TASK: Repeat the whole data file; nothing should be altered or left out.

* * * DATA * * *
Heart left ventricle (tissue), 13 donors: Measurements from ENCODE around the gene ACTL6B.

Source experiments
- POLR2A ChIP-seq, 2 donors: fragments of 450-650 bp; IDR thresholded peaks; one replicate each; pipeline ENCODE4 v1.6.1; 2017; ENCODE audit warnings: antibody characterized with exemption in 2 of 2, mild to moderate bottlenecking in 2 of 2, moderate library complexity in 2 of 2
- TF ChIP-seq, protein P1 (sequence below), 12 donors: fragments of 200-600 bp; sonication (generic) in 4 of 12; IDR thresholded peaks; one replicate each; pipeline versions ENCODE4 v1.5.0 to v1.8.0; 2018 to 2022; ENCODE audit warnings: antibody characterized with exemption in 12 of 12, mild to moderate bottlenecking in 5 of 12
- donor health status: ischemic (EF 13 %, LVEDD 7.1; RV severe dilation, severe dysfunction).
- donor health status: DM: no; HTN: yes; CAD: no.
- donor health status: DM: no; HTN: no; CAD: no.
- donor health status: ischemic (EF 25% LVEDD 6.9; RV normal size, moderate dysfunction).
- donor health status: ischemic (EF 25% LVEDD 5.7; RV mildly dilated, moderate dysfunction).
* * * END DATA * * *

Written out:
Heart left ventricle (tissue), 13 donors: Measurements from ENCODE around the gene ACTL6B.

Source experiments
- POLR2A ChIP-seq, 2 donors: fragments of 450-650 bp; IDR thresholded peaks; one replicate each; pipeline ENCODE4 v1.6.1; 2017; ENCODE audit warnings: antibody characterized with exemption in 2 of 2, mild to moderate bottlenecking in 2 of 2, moderate library complexity in 2 of 2
- TF ChIP-seq, protein P1 (sequence below), 12 donors: fragments of 200-600 bp; sonication (generic) in 4 of 12; IDR thresholded peaks; one replicate each; pipeline versions ENCODE4 v1.5.0 to v1.8.0; 2018 to 2022; ENCODE audit warnings: antibody characterized with exemption in 12 of 12, mild to moderate bottlenecking in 5 of 12
- donor health status: ischemic (EF 13 %, LVEDD 7.1; RV severe dilation, severe dysfunction).
- donor health status: DM: no; HTN: yes; CAD: no.
- donor health status: DM: no; HTN: no; CAD: no.
- donor health status: ischemic (EF 25% LVEDD 6.9; RV normal size, moderate dysfunction).
- donor health status: ischemic (EF 25% LVEDD 5.7; RV mildly dilated, moderate dysfunction).